This week Roshi led the investigation of Mumonkan Case 7 “Wash Your Bowl” The case is short and is provided below …
A monk said to Jõshû, “I have just entered this monastery.
Please teach me.”
“Have you eaten your rice porridge?” asked Jõshû.
“Yes, I have,” replied the monk.
“Then you had better wash your bowl,” said Jõshû.
With this the monk gained insight.
After reading the koan, Tesshin Roshi commented that Soto Zen in the us is heavily dominated by highly educated white men, and noted that more work needs to be done in bringing in women and diverse ethnic groups into Zen. As an aside, this is important for Zen study because the Sangha operates best when all the different “karmic packages” people bring can be explored and understood. Our practice is about existence in all its multitudes.
Roshi next mentioned that the typical Zen student in the US has been conditioned for “getting stuff done.” Our culture rarely rewards one for simply sitting still – rather it rewards “achievement.” As such, we rush from challenge to challenge always trying to stay one step ahead of everyone else and potential failure. However, all of this motion does not help us to really understand who we really are. This is where Joshu comes in! Joshu is telling the monk to focus on the simple things in life. Not everything we do is grand and will make the history books. There is value in the simple day-to-day activities of life. These day-to-day things are what actually makes us human. Wake up, wash your face, make a meal, clean up, smile – this is your true self! These are the activities when you are not putting on a mask and trying to impress anyone. It is often said that one’s true nature comes out when nobody is looking. Do you keep your bowl clean? – even if nobody is around?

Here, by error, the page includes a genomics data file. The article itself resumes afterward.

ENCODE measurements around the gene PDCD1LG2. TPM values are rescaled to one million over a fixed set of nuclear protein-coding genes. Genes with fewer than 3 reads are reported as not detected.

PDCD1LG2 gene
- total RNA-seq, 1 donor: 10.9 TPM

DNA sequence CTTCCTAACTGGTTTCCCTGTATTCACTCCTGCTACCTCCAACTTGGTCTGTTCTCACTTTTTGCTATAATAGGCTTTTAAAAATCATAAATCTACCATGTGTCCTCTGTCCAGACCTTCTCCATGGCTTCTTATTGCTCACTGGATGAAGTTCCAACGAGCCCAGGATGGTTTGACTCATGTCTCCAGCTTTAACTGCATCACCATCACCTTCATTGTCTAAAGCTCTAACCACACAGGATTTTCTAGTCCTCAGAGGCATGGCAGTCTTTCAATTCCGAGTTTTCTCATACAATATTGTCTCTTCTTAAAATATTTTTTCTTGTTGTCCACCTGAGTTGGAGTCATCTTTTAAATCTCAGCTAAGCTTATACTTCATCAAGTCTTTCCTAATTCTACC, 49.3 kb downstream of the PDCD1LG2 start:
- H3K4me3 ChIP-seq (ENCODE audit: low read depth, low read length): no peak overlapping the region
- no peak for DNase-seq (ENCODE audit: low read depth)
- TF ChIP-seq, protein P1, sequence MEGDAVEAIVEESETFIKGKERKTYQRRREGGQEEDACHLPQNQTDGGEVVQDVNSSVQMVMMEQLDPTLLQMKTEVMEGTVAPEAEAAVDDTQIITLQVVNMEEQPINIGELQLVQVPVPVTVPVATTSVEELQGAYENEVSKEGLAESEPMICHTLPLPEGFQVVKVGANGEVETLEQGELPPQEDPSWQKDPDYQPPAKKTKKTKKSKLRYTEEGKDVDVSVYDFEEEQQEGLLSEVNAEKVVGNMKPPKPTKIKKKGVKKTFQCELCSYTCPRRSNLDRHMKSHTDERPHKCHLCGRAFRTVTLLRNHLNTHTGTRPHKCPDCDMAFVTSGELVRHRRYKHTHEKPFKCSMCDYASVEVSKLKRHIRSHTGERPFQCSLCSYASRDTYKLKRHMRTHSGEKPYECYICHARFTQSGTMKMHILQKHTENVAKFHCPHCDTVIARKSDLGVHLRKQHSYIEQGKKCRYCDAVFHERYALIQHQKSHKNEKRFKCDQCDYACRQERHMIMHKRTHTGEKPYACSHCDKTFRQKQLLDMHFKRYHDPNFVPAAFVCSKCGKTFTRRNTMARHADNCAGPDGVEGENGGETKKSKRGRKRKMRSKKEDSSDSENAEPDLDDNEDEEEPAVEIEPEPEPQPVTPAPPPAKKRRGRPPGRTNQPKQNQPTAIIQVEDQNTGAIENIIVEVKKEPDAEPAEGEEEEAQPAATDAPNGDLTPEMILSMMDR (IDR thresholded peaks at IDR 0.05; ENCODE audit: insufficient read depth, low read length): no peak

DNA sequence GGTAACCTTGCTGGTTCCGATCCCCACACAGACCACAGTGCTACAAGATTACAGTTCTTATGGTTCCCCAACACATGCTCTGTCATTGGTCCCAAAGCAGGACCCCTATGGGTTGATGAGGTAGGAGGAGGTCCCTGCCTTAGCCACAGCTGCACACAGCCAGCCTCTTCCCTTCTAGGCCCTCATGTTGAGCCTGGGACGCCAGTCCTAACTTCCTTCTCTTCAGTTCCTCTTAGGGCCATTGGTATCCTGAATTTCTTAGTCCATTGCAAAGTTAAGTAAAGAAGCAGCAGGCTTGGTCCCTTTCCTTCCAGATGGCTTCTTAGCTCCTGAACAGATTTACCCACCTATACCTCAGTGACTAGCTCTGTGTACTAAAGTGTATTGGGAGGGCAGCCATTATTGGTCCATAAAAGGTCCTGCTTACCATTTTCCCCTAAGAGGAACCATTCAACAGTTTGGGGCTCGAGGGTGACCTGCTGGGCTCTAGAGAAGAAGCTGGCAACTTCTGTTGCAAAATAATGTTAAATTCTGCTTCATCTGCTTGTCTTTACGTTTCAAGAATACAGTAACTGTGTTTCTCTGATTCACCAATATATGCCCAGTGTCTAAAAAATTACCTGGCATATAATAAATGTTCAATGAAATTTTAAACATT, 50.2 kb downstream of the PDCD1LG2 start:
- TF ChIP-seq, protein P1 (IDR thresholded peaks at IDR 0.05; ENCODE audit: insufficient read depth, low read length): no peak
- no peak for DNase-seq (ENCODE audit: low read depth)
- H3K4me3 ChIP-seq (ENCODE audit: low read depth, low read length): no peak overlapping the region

Roshi next continued on this theme of needing to be the “expert” in all situations. We tie our identity to what we know and on how we are better at certain things than other people. In this koan, our monk has some accomplishment. He has been accepted as Joshu’s student, after all. Perhaps Joshu will give him the keys to deeper Zen practice. He will become an expert – perhaps the next roshi! Well, Joshu does give him the keys – “go wash your bowl!” Luckily our monk did have the seeds of realization and his ego was punctured and he realized Joshu’s message. Do we realize Joshu’s gift?
It is said that Zen praises the “Beginner’s Mind.” This is the mind which says that knowledge is not our identity and it is safe to be curious and not to know. When your ego needs to believe you are the smartest person in the room, there is no room for the immediacy of experience. The only thing that matters is protecting the ego’s reputation. In our modern culture this is called the “imposter syndrome.” It is when we are so scared of being discovered as not knowing something, we are afraid to even try. How can we progress if we are too scared to take chances. Again, here is where Joshu comes in. “Wash your bowl!” Exist! Be yourself! Do the day-to-day things as best you can and you will be surprised how far you can go.
Roshi wrapped up the talk by reminding us that it is our practice which trains the mind to focus on the immediate lived experience. Zazen allows us to quiet the ego and worry less about preconceived notions of success. Zazen conditions us to find the magic in every moment.